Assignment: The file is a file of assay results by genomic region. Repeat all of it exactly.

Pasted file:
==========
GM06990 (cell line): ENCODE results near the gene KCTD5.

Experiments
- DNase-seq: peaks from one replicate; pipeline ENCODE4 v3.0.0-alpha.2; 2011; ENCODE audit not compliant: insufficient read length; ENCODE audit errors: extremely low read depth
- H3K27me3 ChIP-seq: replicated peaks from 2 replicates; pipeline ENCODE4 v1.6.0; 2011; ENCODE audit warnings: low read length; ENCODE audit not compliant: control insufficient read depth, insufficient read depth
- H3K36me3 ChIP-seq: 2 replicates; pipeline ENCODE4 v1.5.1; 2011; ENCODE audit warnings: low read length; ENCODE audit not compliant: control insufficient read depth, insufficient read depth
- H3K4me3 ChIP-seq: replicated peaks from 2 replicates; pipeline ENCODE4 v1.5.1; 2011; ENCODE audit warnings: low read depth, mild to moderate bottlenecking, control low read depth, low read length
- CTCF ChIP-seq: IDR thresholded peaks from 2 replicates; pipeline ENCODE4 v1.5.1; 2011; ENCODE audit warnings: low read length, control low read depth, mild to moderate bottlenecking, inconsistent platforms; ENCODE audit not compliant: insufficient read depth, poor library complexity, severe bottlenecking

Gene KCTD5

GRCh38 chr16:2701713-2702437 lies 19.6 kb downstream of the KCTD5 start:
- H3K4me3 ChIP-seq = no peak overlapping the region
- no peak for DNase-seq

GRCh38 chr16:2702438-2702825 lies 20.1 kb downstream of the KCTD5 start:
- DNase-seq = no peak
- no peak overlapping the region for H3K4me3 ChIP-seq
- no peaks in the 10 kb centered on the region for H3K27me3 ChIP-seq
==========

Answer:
GM06990 (cell line): ENCODE results near the gene KCTD5.

Experiments
- DNase-seq: peaks from one replicate; pipeline ENCODE4 v3.0.0-alpha.2; 2011; ENCODE audit not compliant: insufficient read length; ENCODE audit errors: extremely low read depth
- H3K27me3 ChIP-seq: replicated peaks from 2 replicates; pipeline ENCODE4 v1.6.0; 2011; ENCODE audit warnings: low read length; ENCODE audit not compliant: control insufficient read depth, insufficient read depth
- H3K36me3 ChIP-seq: 2 replicates; pipeline ENCODE4 v1.5.1; 2011; ENCODE audit warnings: low read length; ENCODE audit not compliant: control insufficient read depth, insufficient read depth
- H3K4me3 ChIP-seq: replicated peaks from 2 replicates; pipeline ENCODE4 v1.5.1; 2011; ENCODE audit warnings: low read depth, mild to moderate bottlenecking, control low read depth, low read length
- CTCF ChIP-seq: IDR thresholded peaks from 2 replicates; pipeline ENCODE4 v1.5.1; 2011; ENCODE audit warnings: low read length, control low read depth, mild to moderate bottlenecking, inconsistent platforms; ENCODE audit not compliant: insufficient read depth, poor library complexity, severe bottlenecking

Gene KCTD5

GRCh38 chr16:2701713-2702437 lies 19.6 kb downstream of the KCTD5 start:
- H3K4me3 ChIP-seq = no peak overlapping the region
- no peak for DNase-seq

GRCh38 chr16:2702438-2702825 lies 20.1 kb downstream of the KCTD5 start:
- DNase-seq = no peak
- no peak overlapping the region for H3K4me3 ChIP-seq
- no peaks in the 10 kb centered on the region for H3K27me3 ChIP-seq